Urban life raises blood pressure

Urban life raises blood pressure

Researchers in Germany have based their findings on an analysis of used data from the Heinz Nixdorf Recall Study, an ongoing population-based cohort study of 5,000 individuals that focuses on the development of heart disease.

“Our results show that living in areas with higher levels of particle air pollution is associated with higher blood pressure,” said lead researcher Barbara Hoffman at the University of Duisburg.

For blood pressure measurement, they used an automated oscillometric device. They found that average arterial blood pressure rose by 1.7 mmHg for an increase of 2.4 µg/m³ in the exposure level to fine particulate matter which mostly originates from combustion sources in urban areas.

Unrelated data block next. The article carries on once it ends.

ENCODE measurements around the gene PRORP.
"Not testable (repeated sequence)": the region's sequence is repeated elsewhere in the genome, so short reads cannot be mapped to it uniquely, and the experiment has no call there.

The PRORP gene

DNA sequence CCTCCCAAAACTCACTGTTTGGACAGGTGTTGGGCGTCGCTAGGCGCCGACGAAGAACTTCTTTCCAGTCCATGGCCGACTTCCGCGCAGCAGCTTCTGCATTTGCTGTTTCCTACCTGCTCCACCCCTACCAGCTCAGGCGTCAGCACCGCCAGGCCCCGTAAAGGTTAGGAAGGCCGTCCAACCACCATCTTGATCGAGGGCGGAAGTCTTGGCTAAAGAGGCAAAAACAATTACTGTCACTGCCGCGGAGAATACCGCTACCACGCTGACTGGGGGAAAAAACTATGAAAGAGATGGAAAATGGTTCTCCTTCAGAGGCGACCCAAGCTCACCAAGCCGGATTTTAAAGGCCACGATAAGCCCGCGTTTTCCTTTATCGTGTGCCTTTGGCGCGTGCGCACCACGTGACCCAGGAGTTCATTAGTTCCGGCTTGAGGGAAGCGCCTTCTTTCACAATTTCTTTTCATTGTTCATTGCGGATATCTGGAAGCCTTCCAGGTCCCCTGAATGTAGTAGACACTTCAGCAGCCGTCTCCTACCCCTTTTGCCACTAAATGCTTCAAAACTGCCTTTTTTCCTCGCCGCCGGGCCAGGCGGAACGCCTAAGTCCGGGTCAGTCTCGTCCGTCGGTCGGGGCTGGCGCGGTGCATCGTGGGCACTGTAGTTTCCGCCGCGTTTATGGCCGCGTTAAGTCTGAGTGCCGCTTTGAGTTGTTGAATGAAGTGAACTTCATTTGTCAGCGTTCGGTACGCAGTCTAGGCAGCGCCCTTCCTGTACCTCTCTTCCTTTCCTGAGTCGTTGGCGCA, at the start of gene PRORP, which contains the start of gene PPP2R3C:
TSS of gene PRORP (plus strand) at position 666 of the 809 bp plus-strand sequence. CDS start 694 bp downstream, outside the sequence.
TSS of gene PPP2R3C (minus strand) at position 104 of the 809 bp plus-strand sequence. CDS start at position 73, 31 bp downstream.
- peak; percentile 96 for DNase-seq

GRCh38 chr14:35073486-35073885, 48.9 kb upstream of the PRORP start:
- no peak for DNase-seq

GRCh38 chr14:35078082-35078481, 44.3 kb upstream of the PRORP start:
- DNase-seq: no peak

“Both, systolic and diastolic blood pressure, are higher in people who live in more polluted areas, even if we take important factors that also influence blood pressure like age, gender, smoking, etc. into account. Blood pressure increases were stronger in women than in men,” said Hoffman.

High blood pressure increases the risk for atherosclerosis which leads to cardiovascular diseases like heart attacks and strokes, say the researchers.